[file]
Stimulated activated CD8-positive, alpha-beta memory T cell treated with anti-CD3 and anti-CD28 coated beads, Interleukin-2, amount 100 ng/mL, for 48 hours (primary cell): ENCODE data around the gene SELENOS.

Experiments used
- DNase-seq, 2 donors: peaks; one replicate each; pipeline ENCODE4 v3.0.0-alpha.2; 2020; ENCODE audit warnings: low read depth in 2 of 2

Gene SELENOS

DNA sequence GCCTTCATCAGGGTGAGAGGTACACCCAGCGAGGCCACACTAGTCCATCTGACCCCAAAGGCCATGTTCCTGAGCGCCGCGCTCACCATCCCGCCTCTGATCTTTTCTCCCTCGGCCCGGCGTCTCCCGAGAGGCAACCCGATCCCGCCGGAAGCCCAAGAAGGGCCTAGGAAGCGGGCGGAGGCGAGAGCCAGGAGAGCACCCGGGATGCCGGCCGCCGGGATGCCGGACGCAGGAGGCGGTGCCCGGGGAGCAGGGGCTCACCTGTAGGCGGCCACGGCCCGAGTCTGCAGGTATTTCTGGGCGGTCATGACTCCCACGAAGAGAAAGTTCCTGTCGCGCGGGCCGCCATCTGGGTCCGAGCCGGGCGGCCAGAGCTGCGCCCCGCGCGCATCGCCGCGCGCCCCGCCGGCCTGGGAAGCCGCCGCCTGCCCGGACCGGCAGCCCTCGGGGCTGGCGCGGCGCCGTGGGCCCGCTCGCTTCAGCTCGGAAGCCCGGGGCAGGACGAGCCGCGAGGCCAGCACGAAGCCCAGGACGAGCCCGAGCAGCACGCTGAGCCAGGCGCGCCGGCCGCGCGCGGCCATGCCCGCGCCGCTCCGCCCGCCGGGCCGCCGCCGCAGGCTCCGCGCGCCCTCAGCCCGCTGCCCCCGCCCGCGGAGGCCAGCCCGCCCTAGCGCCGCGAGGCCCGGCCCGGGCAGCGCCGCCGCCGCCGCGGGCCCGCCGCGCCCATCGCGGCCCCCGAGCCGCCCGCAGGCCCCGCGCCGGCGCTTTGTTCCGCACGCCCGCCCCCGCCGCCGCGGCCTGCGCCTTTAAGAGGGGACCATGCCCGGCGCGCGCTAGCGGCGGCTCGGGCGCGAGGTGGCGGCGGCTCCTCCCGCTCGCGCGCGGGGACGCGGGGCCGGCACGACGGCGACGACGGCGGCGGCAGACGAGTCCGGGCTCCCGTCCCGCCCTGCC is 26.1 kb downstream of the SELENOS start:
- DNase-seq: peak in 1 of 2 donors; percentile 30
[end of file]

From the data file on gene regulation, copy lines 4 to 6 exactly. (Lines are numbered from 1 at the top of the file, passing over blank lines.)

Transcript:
Gene SELENOS

DNA sequence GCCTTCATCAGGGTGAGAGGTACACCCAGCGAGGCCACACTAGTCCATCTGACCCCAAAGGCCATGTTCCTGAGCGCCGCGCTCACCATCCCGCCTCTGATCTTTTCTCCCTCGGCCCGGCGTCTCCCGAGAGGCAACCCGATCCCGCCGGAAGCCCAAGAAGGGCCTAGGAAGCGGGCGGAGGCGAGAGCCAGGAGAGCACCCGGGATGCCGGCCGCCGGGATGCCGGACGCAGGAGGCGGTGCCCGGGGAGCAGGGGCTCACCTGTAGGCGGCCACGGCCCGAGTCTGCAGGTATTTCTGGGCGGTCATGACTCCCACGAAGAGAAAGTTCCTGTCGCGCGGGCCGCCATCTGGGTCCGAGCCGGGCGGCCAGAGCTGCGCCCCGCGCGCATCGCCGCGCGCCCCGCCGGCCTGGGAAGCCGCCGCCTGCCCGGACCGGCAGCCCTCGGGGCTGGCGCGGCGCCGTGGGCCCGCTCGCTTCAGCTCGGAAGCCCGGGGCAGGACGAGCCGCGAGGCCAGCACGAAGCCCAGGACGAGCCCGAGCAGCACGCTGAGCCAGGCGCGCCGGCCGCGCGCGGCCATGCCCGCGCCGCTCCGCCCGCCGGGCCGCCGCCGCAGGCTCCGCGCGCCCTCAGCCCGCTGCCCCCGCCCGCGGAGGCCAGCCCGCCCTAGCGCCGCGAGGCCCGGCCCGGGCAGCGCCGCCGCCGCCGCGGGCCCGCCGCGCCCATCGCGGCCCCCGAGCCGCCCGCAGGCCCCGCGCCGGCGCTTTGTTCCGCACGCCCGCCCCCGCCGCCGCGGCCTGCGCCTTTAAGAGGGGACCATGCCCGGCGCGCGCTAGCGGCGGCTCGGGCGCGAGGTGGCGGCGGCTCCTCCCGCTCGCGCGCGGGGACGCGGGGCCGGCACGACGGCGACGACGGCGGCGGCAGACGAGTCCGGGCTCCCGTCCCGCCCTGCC is 26.1 kb downstream of the SELENOS start:
- DNase-seq: peak in 1 of 2 donors; percentile 30